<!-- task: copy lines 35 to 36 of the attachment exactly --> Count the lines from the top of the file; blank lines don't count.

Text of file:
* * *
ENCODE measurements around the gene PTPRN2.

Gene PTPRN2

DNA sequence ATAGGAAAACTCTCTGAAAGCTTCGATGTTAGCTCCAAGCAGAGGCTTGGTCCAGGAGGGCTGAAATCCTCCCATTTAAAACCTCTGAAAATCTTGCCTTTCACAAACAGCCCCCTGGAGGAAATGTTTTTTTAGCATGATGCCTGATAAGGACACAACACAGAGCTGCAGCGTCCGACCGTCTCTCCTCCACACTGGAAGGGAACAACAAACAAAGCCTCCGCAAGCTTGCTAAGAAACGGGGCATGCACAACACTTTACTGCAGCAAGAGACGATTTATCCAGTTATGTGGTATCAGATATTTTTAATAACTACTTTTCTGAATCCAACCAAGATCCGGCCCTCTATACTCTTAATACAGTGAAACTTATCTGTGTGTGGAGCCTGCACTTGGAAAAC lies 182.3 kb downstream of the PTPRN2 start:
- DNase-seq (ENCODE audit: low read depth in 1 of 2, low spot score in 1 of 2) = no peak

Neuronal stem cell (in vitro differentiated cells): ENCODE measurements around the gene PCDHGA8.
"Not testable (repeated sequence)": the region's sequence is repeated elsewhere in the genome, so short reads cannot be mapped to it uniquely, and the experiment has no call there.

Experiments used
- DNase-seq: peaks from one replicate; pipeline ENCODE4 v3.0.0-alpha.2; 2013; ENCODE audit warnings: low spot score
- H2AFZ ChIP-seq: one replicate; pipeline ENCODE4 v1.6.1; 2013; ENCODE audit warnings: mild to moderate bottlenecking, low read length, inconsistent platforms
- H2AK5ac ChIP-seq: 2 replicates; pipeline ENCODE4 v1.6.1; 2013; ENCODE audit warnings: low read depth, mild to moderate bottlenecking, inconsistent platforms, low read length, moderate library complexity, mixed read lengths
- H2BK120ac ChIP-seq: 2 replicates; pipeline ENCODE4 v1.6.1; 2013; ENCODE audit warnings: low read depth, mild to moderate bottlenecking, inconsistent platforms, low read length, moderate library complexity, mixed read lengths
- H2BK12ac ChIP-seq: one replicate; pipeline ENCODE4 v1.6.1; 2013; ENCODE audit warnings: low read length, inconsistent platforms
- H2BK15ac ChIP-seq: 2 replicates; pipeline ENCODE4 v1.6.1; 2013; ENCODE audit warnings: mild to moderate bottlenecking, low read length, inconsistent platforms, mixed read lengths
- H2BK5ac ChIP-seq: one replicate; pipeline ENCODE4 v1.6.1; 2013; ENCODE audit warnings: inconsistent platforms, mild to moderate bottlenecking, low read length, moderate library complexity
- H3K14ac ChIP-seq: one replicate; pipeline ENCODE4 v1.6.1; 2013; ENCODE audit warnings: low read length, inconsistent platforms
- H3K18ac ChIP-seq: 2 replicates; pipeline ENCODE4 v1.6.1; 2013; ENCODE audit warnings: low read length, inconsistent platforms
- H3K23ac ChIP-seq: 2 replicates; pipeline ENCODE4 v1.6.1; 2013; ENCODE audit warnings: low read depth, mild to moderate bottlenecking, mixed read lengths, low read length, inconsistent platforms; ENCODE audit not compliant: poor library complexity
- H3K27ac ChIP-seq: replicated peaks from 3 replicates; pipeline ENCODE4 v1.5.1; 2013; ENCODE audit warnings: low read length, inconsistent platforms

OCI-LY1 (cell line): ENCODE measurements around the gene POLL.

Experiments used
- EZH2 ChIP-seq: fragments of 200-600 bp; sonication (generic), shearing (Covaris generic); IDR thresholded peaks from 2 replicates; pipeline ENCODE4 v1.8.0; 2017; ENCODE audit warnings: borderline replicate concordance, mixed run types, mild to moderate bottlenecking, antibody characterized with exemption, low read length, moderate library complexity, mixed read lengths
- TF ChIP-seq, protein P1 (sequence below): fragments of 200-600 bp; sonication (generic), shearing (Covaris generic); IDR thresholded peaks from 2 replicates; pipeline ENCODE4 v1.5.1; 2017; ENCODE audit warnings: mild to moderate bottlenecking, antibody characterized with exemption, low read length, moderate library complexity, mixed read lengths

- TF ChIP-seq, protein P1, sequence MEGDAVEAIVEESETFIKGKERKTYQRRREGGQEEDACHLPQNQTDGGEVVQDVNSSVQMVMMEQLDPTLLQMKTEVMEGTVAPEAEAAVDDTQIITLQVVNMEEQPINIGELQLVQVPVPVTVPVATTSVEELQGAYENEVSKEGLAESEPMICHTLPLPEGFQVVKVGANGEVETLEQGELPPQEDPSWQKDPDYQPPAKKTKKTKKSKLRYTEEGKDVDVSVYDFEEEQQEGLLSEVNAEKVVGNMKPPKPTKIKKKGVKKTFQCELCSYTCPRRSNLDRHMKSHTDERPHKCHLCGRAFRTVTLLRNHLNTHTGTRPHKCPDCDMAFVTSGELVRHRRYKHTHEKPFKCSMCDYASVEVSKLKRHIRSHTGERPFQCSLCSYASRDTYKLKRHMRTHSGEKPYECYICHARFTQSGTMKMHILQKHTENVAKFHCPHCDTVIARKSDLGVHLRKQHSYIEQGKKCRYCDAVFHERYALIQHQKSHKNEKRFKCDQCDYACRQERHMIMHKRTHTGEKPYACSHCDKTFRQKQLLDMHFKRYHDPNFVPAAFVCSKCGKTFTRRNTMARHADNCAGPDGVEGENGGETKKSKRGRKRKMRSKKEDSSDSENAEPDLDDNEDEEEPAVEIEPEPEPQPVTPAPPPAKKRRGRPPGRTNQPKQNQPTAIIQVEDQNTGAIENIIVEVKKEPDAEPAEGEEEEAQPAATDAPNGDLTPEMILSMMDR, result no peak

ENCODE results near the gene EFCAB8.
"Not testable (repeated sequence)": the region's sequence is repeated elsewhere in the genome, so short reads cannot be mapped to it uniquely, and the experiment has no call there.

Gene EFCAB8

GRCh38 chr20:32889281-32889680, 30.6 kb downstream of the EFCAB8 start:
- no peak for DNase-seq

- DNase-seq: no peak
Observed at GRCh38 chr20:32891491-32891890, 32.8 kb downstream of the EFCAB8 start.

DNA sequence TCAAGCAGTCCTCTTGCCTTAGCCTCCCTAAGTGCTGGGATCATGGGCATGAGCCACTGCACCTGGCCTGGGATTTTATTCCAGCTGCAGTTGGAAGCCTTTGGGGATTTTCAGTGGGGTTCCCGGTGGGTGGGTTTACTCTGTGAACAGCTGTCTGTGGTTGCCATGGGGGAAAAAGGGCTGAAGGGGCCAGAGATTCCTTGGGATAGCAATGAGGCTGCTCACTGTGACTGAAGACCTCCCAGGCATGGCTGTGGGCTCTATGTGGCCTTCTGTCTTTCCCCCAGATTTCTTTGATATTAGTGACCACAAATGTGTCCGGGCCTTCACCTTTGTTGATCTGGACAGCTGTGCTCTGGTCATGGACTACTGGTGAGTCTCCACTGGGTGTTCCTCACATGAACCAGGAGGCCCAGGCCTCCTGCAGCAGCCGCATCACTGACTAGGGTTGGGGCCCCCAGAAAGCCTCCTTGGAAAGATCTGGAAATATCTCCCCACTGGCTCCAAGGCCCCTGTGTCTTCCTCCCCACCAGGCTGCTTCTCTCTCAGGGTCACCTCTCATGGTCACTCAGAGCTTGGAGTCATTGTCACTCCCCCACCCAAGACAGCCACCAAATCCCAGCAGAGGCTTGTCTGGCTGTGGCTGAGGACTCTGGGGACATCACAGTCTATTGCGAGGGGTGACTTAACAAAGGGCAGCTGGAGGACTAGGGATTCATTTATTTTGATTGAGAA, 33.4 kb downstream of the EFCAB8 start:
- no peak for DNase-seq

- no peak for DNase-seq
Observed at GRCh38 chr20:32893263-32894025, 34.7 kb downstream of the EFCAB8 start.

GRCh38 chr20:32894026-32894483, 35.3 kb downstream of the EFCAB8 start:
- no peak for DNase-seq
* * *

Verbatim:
GRCh38 chr20:32894026-32894483, 35.3 kb downstream of the EFCAB8 start:
- no peak for DNase-seq